Michigan's Justin Amash Becomes First Republican to Back Trump Impeachment

Michigan's Justin Amash Becomes First Republican to Back Trump Impeachment

TEHRAN (Tasnim) - The Michigan congressman Justin Amash has called for Donald Trump to be impeached, adding a first Republican voice to a growing chorus of Democrats demanding Congress move against the president.

Amash is a libertarian and independent-minded politician who has flirted with the idea of a run against Trump in 2020, and has in turn been attacked by the White House. Elected in the Tea Party wave of 2010, he was a founder of the House Freedom Caucus, which has become a hard-right mouthpiece for Trump.

No other Republican in Congress has said Trump should be impeached.

In a series of tweets on Saturday, Amash said special counsel Robert Mueller had in his investigation of Russian election interference identified “multiple examples of conduct satisfying all the elements of obstruction of justice, and undoubtedly any person who is not the president of the United States would be indicted based on such evidence”.

Mueller did not find evidence of a conspiracy between Trump and Russia but did lay out extensive contacts between aides and Moscow and 11 instances of potential obstruction of justice by the president or his campaign. On the obstruction question, Mueller said Congress should decide what happened next.

In summarizing Mueller’s work before Congress had seen it, however, the attorney general, William Barr, said he had decided Trump had not obstructed justice. The president and his supporters immediately claimed total exoneration, a drumbeat that has not slackened since.

Amash said Barr “has deliberately misrepresented” Mueller’s work in presentations to the public and congressional testimony, the Guardian reported.

“Contrary to Barr’s portrayal,” Amash said, “Mueller’s report reveals that President Trump engaged in specific actions and a pattern of behavior that meet the threshold for impeachment.”

Of that threshold, he wrote that though the “high crimes and misdemeanors” mentioned in the constitution are “not defined, the context implies conduct that violates the public trust”.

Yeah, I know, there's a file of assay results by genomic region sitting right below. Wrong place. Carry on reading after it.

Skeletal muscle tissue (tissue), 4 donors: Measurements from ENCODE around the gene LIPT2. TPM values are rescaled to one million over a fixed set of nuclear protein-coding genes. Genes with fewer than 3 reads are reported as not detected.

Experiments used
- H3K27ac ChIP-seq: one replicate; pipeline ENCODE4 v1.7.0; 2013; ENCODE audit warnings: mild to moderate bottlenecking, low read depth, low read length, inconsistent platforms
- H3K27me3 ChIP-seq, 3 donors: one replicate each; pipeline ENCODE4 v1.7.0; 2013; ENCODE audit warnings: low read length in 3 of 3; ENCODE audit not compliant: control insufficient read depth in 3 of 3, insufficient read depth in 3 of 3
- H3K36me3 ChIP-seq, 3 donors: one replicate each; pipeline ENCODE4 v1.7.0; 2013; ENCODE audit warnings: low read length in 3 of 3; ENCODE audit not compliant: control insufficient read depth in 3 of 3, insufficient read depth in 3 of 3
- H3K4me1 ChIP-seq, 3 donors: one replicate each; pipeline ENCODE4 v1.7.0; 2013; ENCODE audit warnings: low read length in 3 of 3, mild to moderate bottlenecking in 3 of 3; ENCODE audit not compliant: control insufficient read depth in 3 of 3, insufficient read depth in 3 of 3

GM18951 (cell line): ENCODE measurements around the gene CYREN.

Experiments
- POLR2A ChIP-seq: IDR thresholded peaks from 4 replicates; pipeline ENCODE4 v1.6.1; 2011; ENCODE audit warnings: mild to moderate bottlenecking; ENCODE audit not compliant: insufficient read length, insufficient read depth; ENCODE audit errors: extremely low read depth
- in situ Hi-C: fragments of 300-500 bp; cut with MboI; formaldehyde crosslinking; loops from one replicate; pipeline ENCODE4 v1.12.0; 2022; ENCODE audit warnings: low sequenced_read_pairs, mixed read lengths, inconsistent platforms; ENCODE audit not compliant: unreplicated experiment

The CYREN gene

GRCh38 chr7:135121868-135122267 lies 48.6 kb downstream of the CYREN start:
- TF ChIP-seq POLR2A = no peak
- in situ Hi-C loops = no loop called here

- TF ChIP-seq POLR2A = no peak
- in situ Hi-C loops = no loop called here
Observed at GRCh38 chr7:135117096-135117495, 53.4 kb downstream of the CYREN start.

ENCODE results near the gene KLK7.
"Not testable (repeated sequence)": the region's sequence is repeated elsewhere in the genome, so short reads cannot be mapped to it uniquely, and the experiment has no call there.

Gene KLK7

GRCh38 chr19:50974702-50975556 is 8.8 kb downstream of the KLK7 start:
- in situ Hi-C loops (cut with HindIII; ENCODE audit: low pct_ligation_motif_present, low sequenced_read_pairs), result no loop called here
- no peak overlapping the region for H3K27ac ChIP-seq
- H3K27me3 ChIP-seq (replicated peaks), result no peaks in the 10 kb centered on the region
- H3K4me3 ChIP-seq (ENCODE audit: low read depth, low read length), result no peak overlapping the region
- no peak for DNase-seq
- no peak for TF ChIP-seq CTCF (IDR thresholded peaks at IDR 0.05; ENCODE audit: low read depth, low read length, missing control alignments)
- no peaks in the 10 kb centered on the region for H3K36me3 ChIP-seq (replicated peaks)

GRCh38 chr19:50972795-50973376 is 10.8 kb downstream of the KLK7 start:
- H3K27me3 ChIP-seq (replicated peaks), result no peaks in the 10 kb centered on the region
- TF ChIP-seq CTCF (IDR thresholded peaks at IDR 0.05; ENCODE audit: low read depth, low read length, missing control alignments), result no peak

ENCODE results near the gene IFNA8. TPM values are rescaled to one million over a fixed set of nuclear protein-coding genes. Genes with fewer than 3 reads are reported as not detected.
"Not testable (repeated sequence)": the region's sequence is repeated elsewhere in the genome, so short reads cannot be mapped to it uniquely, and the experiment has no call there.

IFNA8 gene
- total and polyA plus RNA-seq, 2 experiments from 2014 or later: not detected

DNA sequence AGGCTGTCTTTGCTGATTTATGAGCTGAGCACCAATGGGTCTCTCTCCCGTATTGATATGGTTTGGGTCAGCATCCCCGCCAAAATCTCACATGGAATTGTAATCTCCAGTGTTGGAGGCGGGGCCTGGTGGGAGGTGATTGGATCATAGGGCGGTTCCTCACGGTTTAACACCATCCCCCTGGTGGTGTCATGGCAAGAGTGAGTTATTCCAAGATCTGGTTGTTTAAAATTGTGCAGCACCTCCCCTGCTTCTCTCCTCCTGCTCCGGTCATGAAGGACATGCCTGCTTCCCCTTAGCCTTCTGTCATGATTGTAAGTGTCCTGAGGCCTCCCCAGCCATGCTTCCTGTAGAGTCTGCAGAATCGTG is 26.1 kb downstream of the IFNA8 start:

Impeachment, he wrote, “simply requires a finding that an official has engaged in careless, abusive, corrupt or otherwise dishonorable conduct”.

Impeachment would be initiated by the House judiciary committee. But in a political calculation Democratic leaders have held off, unsure of the effect on voters and sure the process would fail in the Republican-controlled Senate, where a two-thirds majority would be required to convict Trump and remove him from office.

Amash lamented the effect of America’s political divide, writing that “while impeachment should be undertaken only in extraordinary circumstances, the risk we face in an environment of extreme partisanship is not that Congress will employ it as a remedy too often but rather that Congress will employ it so rarely that it cannot deter misconduct.

“Our system of checks and balances relies on each branch’s jealously guarding its powers and upholding its duties under our constitution. When loyalty to a political party or to an individual trumps loyalty to the constitution, the rule of law – the foundation of liberty – crumbles.”

The Trump administration has refused to comply with House requests and subpoenas for records including the un-redacted Mueller report and its underlying evidence and Trump’s tax returns, raising claims on the left that the president is acting against the constitution in a dangerous grab for power.

Amash said that while “few members of Congress even read Mueller’s report” – he said he had, in its entirety, and had consulted with his staff – “their minds were made up based on partisan affiliation and it showed, with representatives and senators from both parties issuing definitive statements on the 448-page report’s conclusions within just hours of its release.”

Democrats and Republicans had “shift[ed] their views 180 degrees”, he said, “depending on whether they’re discussing Bill Clinton or Donald Trump”.

Twenty years ago, Clinton was impeached by a Republican House but acquitted by the Senate. Senator Lindsey Graham of South Carolina, a key Trump supporter now, was a House impeachment manager then. His statements from two decades ago have been played in near-rotation on mainstream cable news.

Amash concluded by saying elected officials should “uphold both the rules and spirit of our constitutional system even when to do so is personally inconvenient or yields a politically unfavorable outcome”.

Reaction varied across the political spectrum, Amash’s comments being greeted by Trump opponents and dismissed by Trump supporters. Among Republican opponents of Trump, George Conway, a lawyer who is married to senior White House adviser Kellyanne Conway, said: “And he is … correct.”

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